faculty in the news

  1. Dr. Mazeika Sullivan has recently been appointed to lead a new Justice, Equity, Diversity, and Inclusion (JEDI) Task Force for the Society of Freshwater Science (SFS).

    Faculty member appointed to lead new task force for international scientific organization

    Aug 4, 2020

    Dr. Mazeika Sullivan, a faculty member in the School of Environment and Natural Resources at The Ohio State University has recently been appointed to lead a new Justice, Equity, Diversity, and Inclusion (JEDI) Task Force for the Society of Freshwater Science (SFS). This initiative aims to break down barriers for underrepresented groups through a set of intentional and clear actions such as establishing long-term relationships with minority-serving institutions; increasing authorship opportunities for underrepresented scientists; developing a Diversity Mentor program; instituting a JEDI training program for all SFS members; increasing the Society's international profile/membership; and reviewing business practices to increase support of minority-owned businesses. The JEDI Task Force will to work quickly to effect "rapid evolution" in SFS around JEDI issues. Dr. Sullivan was selected to lead this initiative because of his effective and long-term work in broadening participation in science. 

  2. Associate Professor Kerry Ard is quoted in a recent NBC News article

    Faculty Member Quoted in NBC News Article

    Jun 23, 2020

    School of Environment and Natural Resources faculty member Kerry Ard is quoted in a recent NBC News article, “In ‘Cancer Alley,’ a renewed focus on systemic racism is too late” by Luke Denne.  Ard, an environmental sociologist, who leads and publishes research on the intersection of environmental inequalities and health disparities notes in the article, “Black Americans are twice as likely to be exposed to the most toxic pollution” and that “African American communities just become like the dumping zones.”  Read the full article on the impact of COVID-19 on Black communities here.

  3. Faculty member Nicole Sintov’s research published in Nature Energy is featured in the Ohio State News release, “Heat or eat? How one energy conservation strategy may hurt vulnerable populations.” 

    Findings from energy conservation study featured in Ohio State News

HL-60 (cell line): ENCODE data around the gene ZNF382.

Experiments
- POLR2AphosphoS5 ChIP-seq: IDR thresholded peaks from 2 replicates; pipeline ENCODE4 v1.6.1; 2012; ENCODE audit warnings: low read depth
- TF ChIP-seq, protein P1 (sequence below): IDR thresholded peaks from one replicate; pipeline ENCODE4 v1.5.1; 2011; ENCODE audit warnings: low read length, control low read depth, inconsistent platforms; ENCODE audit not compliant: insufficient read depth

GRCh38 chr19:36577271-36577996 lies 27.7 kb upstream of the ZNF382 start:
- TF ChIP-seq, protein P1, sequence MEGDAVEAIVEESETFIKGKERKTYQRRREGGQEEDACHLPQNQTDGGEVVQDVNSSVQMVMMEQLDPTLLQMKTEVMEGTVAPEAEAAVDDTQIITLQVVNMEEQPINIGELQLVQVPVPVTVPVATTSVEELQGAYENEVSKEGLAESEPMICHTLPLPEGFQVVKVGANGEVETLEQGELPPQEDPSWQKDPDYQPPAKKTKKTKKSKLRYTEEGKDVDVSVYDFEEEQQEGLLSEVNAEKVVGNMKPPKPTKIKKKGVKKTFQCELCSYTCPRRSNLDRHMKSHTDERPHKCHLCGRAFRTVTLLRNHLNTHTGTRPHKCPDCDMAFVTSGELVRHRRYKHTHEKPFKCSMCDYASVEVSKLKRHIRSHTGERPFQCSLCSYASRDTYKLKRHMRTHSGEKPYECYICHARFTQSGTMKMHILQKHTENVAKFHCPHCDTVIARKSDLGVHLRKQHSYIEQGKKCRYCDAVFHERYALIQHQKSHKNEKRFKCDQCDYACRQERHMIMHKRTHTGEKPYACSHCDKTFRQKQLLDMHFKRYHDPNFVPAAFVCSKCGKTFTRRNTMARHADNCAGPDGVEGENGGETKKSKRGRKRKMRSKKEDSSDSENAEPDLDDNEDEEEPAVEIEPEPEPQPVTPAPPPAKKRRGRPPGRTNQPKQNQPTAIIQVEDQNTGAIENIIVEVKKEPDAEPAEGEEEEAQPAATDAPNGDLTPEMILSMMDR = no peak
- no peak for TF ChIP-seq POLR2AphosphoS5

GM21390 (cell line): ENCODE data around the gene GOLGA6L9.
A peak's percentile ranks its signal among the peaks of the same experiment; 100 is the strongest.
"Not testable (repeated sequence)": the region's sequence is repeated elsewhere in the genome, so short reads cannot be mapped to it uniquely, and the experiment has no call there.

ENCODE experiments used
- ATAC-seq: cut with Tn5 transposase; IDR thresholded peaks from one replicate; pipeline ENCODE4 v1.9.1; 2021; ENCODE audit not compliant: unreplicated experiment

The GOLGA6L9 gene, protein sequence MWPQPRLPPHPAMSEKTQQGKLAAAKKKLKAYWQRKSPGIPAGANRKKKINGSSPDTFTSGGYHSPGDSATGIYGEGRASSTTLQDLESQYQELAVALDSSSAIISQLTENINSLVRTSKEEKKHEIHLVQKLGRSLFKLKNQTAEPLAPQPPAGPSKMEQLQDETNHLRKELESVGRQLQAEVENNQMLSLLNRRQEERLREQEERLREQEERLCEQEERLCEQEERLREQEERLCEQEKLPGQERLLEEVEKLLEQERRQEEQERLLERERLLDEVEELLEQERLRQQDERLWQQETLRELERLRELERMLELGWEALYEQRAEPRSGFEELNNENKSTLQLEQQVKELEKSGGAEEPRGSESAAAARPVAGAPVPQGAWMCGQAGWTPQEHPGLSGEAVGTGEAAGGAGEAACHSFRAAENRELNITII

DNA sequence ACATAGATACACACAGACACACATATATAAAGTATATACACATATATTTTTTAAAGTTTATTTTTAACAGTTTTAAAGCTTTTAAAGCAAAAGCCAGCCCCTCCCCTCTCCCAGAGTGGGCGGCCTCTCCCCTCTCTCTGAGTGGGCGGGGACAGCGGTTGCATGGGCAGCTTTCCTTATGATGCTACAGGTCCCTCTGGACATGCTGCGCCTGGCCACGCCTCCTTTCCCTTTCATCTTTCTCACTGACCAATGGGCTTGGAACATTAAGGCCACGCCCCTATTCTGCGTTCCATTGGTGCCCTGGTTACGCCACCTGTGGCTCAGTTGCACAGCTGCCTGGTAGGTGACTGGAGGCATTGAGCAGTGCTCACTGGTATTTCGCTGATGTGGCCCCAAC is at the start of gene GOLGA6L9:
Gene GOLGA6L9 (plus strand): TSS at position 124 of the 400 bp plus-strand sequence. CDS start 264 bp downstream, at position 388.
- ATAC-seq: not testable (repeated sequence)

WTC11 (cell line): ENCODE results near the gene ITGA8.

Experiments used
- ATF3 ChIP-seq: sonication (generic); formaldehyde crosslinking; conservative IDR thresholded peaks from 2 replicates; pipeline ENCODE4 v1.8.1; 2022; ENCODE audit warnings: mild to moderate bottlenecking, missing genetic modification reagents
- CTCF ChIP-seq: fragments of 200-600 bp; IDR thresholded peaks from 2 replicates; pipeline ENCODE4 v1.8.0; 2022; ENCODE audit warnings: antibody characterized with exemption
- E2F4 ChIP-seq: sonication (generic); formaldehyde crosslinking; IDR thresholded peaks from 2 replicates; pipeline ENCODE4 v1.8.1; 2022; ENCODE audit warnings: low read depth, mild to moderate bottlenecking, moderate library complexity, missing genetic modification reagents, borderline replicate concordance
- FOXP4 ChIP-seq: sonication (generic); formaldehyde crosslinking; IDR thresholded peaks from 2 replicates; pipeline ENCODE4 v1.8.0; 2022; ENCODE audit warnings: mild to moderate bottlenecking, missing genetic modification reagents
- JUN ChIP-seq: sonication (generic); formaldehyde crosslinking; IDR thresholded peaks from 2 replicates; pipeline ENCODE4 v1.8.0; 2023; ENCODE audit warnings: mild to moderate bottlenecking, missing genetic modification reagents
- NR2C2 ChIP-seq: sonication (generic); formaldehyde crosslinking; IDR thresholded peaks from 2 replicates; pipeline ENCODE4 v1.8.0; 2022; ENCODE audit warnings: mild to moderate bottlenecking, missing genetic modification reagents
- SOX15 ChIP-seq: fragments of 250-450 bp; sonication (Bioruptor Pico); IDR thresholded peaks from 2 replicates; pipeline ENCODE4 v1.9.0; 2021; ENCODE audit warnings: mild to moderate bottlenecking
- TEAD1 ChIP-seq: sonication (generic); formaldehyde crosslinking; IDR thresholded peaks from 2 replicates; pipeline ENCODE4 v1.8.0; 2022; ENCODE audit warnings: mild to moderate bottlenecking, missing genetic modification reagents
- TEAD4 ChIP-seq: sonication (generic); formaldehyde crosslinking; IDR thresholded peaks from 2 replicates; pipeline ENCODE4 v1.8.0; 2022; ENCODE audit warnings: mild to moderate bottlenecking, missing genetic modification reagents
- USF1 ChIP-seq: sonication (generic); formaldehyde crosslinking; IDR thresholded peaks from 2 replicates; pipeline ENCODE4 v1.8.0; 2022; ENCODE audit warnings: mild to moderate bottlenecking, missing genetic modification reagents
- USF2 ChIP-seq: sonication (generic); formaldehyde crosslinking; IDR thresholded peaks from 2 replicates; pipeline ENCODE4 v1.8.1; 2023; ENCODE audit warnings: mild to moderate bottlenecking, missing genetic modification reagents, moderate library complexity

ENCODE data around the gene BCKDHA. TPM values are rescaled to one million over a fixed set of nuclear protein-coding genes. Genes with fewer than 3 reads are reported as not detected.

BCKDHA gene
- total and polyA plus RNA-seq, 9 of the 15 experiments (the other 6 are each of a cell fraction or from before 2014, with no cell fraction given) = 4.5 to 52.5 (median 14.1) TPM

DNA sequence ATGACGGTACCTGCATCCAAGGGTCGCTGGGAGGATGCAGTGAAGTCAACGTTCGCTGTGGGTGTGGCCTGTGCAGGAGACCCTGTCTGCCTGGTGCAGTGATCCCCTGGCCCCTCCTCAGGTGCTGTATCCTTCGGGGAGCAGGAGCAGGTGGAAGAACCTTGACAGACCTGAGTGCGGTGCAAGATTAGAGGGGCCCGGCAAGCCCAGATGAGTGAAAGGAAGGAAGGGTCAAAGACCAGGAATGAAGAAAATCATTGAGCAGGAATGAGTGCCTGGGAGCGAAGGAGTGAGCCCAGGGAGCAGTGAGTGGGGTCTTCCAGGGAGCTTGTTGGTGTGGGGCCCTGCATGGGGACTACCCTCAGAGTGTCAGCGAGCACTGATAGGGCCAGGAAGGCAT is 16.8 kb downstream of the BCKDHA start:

Dec 19, 2019

    Faculty member Nicole Sintov’s research published in Nature Energy is featured in the Ohio State News release, “Heat or eat? How one energy conservation strategy may hurt vulnerable populations.”   Lee White, a former postdoctoral researcher at Ohio State, who is now with Australian National University is the lead author on the published research.  According to the published article, the study examined 7,487 households taking part in a randomized control time-of-use pilot in the southwestern United States and found two vulnerable populations, people with disabilities who may be using life-saving equipment and elderly people more sensitive to temperature changes, saw the largest increases in their bills on the time-of-use rates. Read more about the study, the findings and implications for the adoption of time-of-use electricity rates on a large-scale.

  4. Interview conduced with SENR faculty member on better predicting river flows.

    Faculty member interviewed on reducing uncertainties in estimating river flow

    Sep 26, 2019

    Steve Lyon, an associate professor in the School of Environment and Natural Resources at The Ohio State University was recently interviewed by Fondriest for the Environmental Monitor on his research which seeks to better predict river flows and combines classic monitoring data with new technologies to develop and improve hydraulic modeling for estimating river flows, especially during uncertain and extreme weather events. The research has implications for water professionals charged with managing our water resources.

    Read the full interview here.

  5. Faculty member Mažeika Sullivan was recently interviewed by National Geographic on the impacts of the Amazon fires on wildlife.

    Faculty member interviewed by National Geographic

    Aug 27, 2019